The field of biology is a vast one, and it is useful for advancing modern medicine and veterinarian medicine alike. In particular, DNA testing services and DNA seq analysis work, such as mass spectrometry protein analysis, can help fight back against genetic diseases and other health issues. And while young, the field of mass spectrometry protein analysis has proven quite useful for a variety of applications. Protein assay kits and similar lab equipment can also help. What is there to know about human DNA and mass spectrometry protein analysis?
Humanity and DNA Analysis
In 21st century medicine, mass spectrometry protein analysis and DNA testing is easier than ever, and DNA profiling can be used to help people find relatives, or help the police identify and track criminals. In fact, biotechnology dates back to the year 1919, though it wasn’t until the late 60s to early 70s that researchers could perform recombinant DNA experiments successfully. meanwhile, DNA profiling has been used for handling criminal cases for over 30 years now, and the Combined DNA Index System (CODIS) has profiles of over 16 million criminals and over 750,000 different crime scenes. A DNA profile is made from a list of numbers, and those numbers will show how many repeats are present in each copy of 20 different marker regions. And in the early 2000s, a complete human genome was mapped out for the first time, and by now, this technology is much cheaper and faster.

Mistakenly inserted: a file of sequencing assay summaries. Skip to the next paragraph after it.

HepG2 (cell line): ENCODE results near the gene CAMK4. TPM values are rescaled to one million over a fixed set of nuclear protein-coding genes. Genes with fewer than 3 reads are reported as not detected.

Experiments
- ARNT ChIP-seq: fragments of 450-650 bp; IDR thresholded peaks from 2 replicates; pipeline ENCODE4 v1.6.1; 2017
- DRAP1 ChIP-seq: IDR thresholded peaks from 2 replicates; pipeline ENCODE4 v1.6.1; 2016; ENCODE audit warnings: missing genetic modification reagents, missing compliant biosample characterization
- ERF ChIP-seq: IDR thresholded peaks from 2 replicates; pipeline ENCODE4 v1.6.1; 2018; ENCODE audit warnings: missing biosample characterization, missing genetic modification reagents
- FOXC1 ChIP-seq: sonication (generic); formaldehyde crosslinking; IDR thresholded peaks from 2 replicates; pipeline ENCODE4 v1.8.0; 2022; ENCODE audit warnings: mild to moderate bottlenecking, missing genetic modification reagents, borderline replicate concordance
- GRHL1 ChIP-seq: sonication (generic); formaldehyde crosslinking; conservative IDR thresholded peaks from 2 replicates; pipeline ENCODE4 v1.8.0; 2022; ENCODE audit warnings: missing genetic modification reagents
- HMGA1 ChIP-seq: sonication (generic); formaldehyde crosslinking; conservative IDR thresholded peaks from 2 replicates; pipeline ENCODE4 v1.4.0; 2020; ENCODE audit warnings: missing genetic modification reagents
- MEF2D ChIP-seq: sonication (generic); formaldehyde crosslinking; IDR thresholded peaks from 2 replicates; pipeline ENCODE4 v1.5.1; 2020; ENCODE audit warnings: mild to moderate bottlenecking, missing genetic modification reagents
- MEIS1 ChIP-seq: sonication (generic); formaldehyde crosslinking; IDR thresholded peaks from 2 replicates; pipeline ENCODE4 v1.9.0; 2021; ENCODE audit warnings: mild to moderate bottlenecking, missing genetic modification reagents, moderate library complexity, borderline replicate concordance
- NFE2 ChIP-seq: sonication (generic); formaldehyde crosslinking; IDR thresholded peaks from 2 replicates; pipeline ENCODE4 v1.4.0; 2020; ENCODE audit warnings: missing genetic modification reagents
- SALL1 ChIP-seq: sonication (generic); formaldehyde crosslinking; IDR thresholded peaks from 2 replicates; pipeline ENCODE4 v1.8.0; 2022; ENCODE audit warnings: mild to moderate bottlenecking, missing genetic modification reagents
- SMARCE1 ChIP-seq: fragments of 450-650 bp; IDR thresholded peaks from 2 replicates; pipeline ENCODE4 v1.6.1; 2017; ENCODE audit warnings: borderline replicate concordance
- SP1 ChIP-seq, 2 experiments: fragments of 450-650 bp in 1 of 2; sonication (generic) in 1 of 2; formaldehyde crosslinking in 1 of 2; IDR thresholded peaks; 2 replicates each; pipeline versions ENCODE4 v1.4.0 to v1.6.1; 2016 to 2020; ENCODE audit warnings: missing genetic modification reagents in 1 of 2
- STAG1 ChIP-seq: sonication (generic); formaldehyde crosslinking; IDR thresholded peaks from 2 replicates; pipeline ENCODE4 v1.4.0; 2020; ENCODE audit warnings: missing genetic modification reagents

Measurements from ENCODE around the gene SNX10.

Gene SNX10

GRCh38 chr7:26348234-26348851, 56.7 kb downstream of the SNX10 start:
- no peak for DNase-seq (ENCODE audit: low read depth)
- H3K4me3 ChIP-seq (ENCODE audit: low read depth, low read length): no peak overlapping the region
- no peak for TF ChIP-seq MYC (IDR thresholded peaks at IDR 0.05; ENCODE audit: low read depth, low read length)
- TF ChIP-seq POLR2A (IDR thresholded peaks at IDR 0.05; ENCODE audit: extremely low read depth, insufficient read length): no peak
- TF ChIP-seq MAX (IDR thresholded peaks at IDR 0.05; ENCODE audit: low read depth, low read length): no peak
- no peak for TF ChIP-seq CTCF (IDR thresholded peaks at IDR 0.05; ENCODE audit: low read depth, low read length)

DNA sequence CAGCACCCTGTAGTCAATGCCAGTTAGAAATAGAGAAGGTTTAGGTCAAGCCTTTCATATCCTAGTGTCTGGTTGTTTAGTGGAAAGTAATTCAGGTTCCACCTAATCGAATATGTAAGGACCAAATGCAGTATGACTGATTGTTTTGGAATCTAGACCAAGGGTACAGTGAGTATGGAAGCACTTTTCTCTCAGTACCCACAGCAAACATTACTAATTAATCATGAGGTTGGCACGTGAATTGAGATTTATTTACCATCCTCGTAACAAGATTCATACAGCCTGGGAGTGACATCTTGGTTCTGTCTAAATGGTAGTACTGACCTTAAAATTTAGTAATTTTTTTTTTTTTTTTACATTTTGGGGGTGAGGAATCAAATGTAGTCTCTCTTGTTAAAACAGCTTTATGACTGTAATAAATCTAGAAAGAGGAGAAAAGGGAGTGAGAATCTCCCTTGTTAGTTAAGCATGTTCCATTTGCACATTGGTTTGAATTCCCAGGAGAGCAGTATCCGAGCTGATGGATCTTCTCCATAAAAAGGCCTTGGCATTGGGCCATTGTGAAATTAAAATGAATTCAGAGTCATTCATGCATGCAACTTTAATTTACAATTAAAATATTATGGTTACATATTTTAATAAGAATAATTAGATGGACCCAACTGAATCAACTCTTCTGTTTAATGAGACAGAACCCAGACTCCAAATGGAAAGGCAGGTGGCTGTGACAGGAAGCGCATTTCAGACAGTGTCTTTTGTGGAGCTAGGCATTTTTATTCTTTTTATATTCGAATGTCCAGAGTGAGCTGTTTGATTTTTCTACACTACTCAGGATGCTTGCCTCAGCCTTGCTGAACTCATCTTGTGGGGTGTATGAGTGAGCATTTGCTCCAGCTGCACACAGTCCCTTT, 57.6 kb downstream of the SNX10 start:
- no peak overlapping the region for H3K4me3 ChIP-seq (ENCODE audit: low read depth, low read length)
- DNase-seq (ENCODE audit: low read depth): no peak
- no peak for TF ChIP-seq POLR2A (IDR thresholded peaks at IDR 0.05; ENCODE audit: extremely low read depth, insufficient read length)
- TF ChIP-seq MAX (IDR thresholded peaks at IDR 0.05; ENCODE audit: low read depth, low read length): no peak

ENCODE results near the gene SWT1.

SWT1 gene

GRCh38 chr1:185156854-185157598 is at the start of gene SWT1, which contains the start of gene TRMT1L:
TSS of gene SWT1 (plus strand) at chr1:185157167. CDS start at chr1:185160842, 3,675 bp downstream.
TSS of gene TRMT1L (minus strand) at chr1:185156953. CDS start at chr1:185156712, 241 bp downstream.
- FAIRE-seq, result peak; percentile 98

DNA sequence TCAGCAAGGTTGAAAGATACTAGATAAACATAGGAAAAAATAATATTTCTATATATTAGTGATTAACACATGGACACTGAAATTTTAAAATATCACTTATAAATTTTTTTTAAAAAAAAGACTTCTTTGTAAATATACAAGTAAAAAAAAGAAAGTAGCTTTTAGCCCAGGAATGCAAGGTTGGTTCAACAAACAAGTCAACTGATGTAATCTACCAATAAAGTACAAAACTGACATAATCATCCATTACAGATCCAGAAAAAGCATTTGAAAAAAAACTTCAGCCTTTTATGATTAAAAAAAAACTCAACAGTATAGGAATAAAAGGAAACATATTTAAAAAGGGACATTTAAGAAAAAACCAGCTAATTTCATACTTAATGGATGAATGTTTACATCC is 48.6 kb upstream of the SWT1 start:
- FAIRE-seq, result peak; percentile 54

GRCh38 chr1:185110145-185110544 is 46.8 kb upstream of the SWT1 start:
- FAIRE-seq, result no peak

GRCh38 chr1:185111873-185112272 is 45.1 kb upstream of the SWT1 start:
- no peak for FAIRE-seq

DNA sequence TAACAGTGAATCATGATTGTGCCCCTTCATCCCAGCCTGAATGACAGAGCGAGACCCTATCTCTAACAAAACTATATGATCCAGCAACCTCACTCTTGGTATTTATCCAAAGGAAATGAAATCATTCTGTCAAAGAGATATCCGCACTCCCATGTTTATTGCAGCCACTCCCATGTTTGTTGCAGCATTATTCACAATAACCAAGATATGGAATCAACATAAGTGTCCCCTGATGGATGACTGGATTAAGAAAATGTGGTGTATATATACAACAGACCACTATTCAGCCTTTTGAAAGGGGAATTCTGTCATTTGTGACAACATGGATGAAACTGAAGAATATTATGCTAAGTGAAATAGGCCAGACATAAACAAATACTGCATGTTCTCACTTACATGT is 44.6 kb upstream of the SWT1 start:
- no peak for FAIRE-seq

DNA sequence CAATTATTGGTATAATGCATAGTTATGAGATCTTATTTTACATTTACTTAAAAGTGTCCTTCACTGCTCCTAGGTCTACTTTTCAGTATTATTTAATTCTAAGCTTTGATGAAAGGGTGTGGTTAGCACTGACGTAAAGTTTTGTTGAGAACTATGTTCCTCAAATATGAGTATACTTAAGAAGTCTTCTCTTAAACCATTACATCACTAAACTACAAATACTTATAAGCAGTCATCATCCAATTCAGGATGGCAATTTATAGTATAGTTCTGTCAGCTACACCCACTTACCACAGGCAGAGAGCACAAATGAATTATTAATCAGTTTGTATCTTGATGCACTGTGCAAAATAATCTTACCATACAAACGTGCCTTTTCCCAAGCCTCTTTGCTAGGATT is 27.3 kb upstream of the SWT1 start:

But what about mass spectrometry protein analysis? This process allows scientists to study proteins and accurately gauge their mass and characterization. This is done for elucidating protein complexes, tracking their subunits and their functional interactions, and taking global measurements of proteins during proteomic work. Two particular methods are used to do this: ESI, or electrospray ionization, and MALDI, or matrix-assisted laser desorption/ionization. Both ionization techniques are used alongside mass analyzers (tandem mass spectrometry, for example), for analysis.
One approach is a “top down” method, in which proteins are analyzed intact, or scientists can use the “bottom approach.” In that case, proteins are first digested into fragments. But there is also a third route, called “middle down,” where larger peptide fragments can be analyzed as well.